The Slow Money Revolution

By Cliona O Conaill, New Consumer magazine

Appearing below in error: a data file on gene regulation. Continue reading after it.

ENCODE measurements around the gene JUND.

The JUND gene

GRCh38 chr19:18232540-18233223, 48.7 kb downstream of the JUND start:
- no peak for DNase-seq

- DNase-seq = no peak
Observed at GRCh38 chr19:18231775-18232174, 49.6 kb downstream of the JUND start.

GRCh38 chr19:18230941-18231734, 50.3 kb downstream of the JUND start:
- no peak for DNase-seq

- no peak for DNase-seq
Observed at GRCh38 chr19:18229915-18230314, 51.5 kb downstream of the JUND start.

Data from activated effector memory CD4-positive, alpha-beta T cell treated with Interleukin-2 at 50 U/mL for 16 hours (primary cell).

Local currencies have been gaining momentum over the last 15 to 20 years: from Bali, where they have had a dual currency for centuries; to Curitiba, in Brazil, where pre-sorted rubbish earns you bus tokens. There is even an electronic currency in Japan called ?Love? accrued through doing social welfare activities. Over 4,000 communities worldwide use them according to Bernard Lietaer. Local currencies are part of the Slow Money Movement because they are physical money and require face-to-face contact to use, which slows down the speed that the money circulates...

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